The UK & Ireland SIG members are a diverse group of researchers and clinicians who share a common interest in the methods and application of health-related quality of life (QOL) measurement.
In the UK there are many PROMS events but no national researcher led activities on methodologies around development, testing and use of PROMS in different contexts and settings. We propose to meet this gap be setting up an Academic PROMS group within the remit of an ISOQOL Special Interest Group.
The overall aim of the group is to promote research into use of PROMS in the UK and in addition meet the aim of Isoqol ‘to advance the scientific study of health-related quality of life and other patient-centered outcomes to identify effective interventions, enhance the quality of health care and promote the health of populations’.
We hope to achieve the following objectives
Future activities might include the following:
Following the success of last PROMs Research Conference held at St Anne’s College, Oxford we are delighted to announce the date of the forthcoming conference which will be hosted by the Centre for Patient Reported Outcomes Research at the University of Birmingham, UK on 20th June 2018.
This one-day conference will include a mixture of plenary sessions, oral presentations and posters and will bring together leading international experts, clinicians, patient partners and early career researchers to engage with the latest advances in the field of PROMs research and implementation.
Full details can be found on the conference website, www.birmingham.ac.uk/proms2018.
“Teamwork.com” project management program and communication tool implemented December 2015
Quality of Life Quarterly: The aim will be to produce an article annually outlining progress
Watch here for announcements of upcoming webinars.
Chair: Elizabeth Gibbons
Elizabeth Gibbons is a Senior Research Scientist in the Health Services Research Unit, Nuffield Department of Population Health and CLAHRC-Oxford. Research activity includes reviews of PROMs for specific populations and health conditions and involved in several pilots of PROMs in different contexts. These include patients with Long term conditions in primary care and depression in secondary care which was in collaboration with John Brazier and colleagues at ScHARR, She is involved in several other pilots of PROMs: skin cancer in collaboration with University Hospitals Oxford, PROMs in musculoskeletal conditions, and patients undergoing surgery for breast cancer. She is also involved in the development and evaluation of a PROM for people with Long-term conditions (University of Oxford). Previous research also included developing and evaluating a questionnaire to capture patient experience and outcomes (the Outcomes and Experience Questionnaire- OEQ). Other research has focused on Patient Reported Experience measures in collaboration with Picker Institute Europe testing and evaluating new models of measuring patient experience across pathways and within services in the NHS. Other collaborative work with Picker Institute includes developing indicators of integrated care. Elizabeth’s research interests focus on evaluating the impact of PROMs and PREMs in different contexts specifically in relation clinical practice but also for service improvement and commissioning decisions.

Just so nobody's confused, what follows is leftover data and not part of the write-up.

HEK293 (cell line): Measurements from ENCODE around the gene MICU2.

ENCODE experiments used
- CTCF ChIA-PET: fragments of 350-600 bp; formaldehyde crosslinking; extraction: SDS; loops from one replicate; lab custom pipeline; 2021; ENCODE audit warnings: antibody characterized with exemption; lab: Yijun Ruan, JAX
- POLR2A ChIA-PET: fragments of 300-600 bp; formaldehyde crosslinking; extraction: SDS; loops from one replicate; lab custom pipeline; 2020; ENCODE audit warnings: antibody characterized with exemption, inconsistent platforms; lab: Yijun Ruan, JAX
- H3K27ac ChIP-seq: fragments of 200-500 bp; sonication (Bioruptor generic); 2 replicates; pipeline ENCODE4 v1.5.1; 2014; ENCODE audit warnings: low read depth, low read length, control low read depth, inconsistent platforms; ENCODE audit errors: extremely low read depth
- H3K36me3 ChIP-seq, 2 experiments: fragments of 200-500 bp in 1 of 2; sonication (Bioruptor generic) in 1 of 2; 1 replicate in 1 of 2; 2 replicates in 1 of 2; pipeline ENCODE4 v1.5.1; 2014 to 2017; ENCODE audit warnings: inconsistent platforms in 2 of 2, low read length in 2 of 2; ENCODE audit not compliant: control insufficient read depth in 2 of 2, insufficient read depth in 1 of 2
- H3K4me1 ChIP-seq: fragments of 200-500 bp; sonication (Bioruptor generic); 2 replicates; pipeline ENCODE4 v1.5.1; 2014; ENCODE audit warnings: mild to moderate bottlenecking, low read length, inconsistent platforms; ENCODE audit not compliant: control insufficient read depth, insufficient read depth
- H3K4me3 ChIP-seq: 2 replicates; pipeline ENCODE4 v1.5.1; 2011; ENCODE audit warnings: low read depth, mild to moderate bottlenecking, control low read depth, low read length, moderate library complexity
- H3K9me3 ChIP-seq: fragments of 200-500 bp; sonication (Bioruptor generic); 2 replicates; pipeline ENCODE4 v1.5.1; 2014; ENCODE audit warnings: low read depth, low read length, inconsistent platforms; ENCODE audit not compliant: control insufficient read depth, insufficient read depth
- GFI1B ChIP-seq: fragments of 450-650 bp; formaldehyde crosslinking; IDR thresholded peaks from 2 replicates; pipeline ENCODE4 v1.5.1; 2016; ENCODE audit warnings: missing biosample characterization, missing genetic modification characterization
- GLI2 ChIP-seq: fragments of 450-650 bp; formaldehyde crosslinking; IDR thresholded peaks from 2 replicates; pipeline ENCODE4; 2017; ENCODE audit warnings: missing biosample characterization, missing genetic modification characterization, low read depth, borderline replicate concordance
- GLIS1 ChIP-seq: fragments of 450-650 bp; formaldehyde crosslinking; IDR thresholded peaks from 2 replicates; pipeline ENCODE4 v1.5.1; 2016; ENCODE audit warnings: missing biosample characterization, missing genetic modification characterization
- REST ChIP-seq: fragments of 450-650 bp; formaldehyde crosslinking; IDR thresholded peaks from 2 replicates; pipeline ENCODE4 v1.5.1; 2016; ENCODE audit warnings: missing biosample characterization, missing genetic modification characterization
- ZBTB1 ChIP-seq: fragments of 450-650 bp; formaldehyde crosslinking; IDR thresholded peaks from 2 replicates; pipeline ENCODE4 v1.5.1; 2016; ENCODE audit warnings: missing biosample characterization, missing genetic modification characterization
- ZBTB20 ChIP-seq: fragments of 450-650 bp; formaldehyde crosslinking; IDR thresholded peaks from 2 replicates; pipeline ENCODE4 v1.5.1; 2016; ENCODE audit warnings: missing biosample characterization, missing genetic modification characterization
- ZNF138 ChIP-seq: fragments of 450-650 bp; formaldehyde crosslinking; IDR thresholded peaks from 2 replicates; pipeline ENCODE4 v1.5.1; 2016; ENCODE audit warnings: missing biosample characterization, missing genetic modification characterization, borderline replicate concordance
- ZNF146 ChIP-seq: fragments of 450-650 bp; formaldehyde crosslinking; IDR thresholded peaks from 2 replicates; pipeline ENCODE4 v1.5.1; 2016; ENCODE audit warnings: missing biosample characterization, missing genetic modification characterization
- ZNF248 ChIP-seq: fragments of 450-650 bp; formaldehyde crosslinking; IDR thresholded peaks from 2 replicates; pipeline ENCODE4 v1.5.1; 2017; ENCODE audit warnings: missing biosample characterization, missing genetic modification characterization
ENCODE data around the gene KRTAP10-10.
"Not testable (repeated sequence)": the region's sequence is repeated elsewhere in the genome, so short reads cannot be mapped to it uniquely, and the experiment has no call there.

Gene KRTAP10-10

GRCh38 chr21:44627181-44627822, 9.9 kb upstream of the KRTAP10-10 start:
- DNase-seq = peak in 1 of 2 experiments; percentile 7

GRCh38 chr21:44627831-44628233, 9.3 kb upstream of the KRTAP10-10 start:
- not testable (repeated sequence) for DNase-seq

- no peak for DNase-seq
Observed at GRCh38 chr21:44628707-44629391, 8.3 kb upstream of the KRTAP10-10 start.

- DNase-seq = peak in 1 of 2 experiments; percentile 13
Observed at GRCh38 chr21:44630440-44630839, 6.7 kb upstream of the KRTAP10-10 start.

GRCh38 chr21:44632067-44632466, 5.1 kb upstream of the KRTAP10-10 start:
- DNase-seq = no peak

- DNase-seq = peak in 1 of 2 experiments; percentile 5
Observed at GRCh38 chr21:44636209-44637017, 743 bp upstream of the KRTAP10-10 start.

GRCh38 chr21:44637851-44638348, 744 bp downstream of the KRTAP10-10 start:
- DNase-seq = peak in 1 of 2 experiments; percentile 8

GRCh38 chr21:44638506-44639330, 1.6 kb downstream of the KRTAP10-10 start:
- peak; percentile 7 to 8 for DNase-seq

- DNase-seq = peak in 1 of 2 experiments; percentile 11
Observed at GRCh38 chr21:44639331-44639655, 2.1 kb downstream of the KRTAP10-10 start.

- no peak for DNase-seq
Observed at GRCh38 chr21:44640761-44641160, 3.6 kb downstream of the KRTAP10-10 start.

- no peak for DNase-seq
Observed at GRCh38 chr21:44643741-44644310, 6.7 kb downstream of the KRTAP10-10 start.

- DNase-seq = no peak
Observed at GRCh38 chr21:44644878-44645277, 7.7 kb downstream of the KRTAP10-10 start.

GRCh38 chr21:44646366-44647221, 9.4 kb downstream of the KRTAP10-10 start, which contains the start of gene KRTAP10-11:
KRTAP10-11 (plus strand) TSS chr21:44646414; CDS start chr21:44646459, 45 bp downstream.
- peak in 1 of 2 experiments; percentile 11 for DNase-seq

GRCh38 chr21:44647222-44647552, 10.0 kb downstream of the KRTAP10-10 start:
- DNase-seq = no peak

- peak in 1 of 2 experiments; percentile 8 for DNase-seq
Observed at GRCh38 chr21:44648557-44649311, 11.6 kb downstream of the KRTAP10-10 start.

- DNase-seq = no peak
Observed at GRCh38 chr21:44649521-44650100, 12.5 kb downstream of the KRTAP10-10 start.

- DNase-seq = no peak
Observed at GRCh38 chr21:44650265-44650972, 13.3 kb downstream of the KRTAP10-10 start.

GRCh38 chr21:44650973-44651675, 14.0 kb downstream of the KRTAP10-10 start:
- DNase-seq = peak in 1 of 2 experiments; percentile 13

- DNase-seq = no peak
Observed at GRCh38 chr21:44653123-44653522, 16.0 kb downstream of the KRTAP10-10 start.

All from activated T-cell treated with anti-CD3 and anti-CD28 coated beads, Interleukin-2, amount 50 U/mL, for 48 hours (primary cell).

Chair : Dr. Anju Keetharuth
Anju Keetharuth is a development economist by background. Since embracing life as a health economist over nine years ago and her research has focused mainly on outcome measurement and quality of life, economic evaluation alongside trials at the School of Health and Related Research at the University of Sheffield. With an international team, she has recently developed a new PROM, Recovering Quality of Life, for use with a mental health population.
She is delighted to be the chair of the UK SIG from October 2018 and look forward to contributing to the mission of ISOQOL and the SIG.
Incoming chair from October 2018
Grace Turner is a NIHR Postdoc Fellow at the Centre for Patient Reported Outcomes Research at the University of Birmingham. Grace is a mixed methods researcher and is currently undertaking a NIHR postdoc fellowship to develop and test the feasibility of a care pathway to help manage long-term problems after transient ischaemic attack and minor stroke. Grace also leads a programme of research which aims to develop a pathway for the electronic capture of PROMs in trauma care. Other research she is involved in includes a mixed methods study investigating use of PROMs in primary care and a systematic review of PROMs in Primary Sclerosing Cholangitis (a rare chronic liver disease).
Grace is passionate about building capacity for early/mid-career researchers in her roles as co-chair of the Institute Early Career Researchers Group and representative for the College Postdoc Committee at the University of Birmingham.
Professor John Brazier